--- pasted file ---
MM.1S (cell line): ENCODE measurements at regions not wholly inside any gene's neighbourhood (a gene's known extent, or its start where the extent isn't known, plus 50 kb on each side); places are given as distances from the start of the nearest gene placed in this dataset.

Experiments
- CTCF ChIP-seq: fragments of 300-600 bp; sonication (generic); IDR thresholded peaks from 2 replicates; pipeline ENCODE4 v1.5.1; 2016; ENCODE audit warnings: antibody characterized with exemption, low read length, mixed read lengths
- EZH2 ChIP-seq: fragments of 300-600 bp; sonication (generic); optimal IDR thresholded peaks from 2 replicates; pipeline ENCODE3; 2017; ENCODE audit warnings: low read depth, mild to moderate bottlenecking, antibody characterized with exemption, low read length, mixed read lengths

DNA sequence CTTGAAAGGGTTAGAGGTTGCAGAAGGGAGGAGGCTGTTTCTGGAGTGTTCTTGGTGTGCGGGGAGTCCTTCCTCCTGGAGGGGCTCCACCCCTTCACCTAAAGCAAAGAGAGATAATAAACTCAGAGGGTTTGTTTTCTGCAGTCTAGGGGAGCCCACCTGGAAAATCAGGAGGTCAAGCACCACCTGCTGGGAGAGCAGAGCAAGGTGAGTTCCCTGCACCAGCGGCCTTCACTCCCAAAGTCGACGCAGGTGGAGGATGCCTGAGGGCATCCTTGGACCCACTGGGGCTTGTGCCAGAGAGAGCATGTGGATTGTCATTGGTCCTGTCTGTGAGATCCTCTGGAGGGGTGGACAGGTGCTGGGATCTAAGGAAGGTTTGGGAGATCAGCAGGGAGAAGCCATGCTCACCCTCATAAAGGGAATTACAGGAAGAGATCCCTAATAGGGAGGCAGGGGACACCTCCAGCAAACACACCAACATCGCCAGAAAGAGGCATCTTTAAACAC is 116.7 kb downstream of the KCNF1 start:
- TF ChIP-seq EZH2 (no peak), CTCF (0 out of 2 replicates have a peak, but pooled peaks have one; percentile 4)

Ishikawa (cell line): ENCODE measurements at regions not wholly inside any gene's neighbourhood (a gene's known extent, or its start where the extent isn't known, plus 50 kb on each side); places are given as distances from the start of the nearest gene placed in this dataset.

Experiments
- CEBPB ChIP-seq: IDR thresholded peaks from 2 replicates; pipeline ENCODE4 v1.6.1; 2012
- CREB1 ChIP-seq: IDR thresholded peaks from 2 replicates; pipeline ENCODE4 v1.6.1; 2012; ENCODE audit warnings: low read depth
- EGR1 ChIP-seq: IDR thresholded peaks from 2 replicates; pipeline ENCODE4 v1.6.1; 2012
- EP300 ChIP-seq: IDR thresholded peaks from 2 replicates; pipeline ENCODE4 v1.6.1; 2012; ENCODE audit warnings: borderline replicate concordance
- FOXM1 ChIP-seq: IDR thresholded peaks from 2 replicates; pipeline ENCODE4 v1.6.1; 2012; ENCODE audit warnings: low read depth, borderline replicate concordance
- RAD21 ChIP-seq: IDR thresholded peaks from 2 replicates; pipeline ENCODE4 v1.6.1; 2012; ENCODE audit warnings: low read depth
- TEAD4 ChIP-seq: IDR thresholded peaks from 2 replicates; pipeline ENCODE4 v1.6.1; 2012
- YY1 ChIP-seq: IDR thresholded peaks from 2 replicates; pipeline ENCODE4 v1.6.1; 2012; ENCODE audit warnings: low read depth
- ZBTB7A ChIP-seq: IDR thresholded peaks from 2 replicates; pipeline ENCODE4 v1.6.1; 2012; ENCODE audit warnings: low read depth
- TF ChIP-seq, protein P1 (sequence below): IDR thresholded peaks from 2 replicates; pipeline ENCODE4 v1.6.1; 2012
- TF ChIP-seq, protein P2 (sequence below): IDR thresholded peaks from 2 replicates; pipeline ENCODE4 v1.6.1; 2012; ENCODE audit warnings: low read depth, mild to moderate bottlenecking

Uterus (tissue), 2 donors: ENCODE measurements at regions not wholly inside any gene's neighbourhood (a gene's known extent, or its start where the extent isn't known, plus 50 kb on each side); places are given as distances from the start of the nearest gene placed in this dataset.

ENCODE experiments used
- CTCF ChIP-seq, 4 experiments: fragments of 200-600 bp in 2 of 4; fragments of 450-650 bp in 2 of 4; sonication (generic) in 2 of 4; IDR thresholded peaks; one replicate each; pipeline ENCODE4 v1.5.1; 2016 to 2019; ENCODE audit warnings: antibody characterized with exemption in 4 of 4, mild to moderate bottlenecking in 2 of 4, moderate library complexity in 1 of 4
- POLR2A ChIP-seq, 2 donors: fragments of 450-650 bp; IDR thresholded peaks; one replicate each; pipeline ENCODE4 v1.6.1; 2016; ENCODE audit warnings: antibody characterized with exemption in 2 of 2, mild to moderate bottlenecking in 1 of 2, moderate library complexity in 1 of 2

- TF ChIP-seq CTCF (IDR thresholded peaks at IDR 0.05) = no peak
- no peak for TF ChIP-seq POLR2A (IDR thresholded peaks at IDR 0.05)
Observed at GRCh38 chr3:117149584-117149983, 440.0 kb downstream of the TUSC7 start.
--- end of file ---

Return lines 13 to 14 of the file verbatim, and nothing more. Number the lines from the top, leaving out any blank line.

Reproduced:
- FOXM1 ChIP-seq: IDR thresholded peaks from 2 replicates; pipeline ENCODE4 v1.6.1; 2012; ENCODE audit warnings: low read depth, borderline replicate concordance
- RAD21 ChIP-seq: IDR thresholded peaks from 2 replicates; pipeline ENCODE4 v1.6.1; 2012; ENCODE audit warnings: low read depth